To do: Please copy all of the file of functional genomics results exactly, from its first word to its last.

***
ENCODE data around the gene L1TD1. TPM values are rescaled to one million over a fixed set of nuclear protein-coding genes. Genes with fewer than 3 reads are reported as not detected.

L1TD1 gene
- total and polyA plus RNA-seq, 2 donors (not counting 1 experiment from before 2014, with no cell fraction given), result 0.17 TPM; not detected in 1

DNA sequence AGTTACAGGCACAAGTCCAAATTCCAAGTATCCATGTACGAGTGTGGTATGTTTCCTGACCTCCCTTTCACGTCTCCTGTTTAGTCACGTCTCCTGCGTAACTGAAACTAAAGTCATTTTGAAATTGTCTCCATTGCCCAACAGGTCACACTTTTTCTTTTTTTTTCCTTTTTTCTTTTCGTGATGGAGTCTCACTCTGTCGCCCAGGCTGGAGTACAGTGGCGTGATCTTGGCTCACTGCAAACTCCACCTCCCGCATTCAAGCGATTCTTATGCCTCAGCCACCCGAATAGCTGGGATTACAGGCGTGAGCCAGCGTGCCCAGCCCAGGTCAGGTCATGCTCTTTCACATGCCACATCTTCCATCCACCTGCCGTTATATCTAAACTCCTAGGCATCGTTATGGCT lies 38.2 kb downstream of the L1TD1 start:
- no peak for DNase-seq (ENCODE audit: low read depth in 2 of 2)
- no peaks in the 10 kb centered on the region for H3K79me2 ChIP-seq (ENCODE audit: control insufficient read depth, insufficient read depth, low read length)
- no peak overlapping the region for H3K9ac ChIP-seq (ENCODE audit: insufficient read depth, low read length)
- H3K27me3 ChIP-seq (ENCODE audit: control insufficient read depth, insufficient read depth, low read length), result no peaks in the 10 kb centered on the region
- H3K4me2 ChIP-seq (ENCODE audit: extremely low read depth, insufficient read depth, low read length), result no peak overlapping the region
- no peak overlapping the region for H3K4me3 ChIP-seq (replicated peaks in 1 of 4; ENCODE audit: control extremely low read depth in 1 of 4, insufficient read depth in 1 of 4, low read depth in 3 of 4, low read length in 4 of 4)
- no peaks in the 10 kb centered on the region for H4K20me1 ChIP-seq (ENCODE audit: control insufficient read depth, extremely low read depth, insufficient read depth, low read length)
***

ENCODE data around the gene L1TD1. TPM values are rescaled to one million over a fixed set of nuclear protein-coding genes. Genes with fewer than 3 reads are reported as not detected.

L1TD1 gene
- total and polyA plus RNA-seq, 2 donors (not counting 1 experiment from before 2014, with no cell fraction given), result 0.17 TPM; not detected in 1

DNA sequence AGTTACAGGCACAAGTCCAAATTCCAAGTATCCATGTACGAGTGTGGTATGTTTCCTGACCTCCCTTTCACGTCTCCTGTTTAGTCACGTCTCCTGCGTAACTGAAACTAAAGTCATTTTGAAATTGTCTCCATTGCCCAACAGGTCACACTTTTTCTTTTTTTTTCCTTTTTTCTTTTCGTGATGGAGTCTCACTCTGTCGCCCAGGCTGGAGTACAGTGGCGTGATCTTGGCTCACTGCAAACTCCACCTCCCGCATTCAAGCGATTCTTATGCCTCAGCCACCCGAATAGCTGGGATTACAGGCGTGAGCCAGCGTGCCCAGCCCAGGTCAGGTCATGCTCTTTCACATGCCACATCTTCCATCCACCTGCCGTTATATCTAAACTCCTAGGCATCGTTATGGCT lies 38.2 kb downstream of the L1TD1 start:
- no peak for DNase-seq (ENCODE audit: low read depth in 2 of 2)
- no peaks in the 10 kb centered on the region for H3K79me2 ChIP-seq (ENCODE audit: control insufficient read depth, insufficient read depth, low read length)
- no peak overlapping the region for H3K9ac ChIP-seq (ENCODE audit: insufficient read depth, low read length)
- H3K27me3 ChIP-seq (ENCODE audit: control insufficient read depth, insufficient read depth, low read length), result no peaks in the 10 kb centered on the region
- H3K4me2 ChIP-seq (ENCODE audit: extremely low read depth, insufficient read depth, low read length), result no peak overlapping the region
- no peak overlapping the region for H3K4me3 ChIP-seq (replicated peaks in 1 of 4; ENCODE audit: control extremely low read depth in 1 of 4, insufficient read depth in 1 of 4, low read depth in 3 of 4, low read length in 4 of 4)
- no peaks in the 10 kb centered on the region for H4K20me1 ChIP-seq (ENCODE audit: control insufficient read depth, extremely low read depth, insufficient read depth, low read length)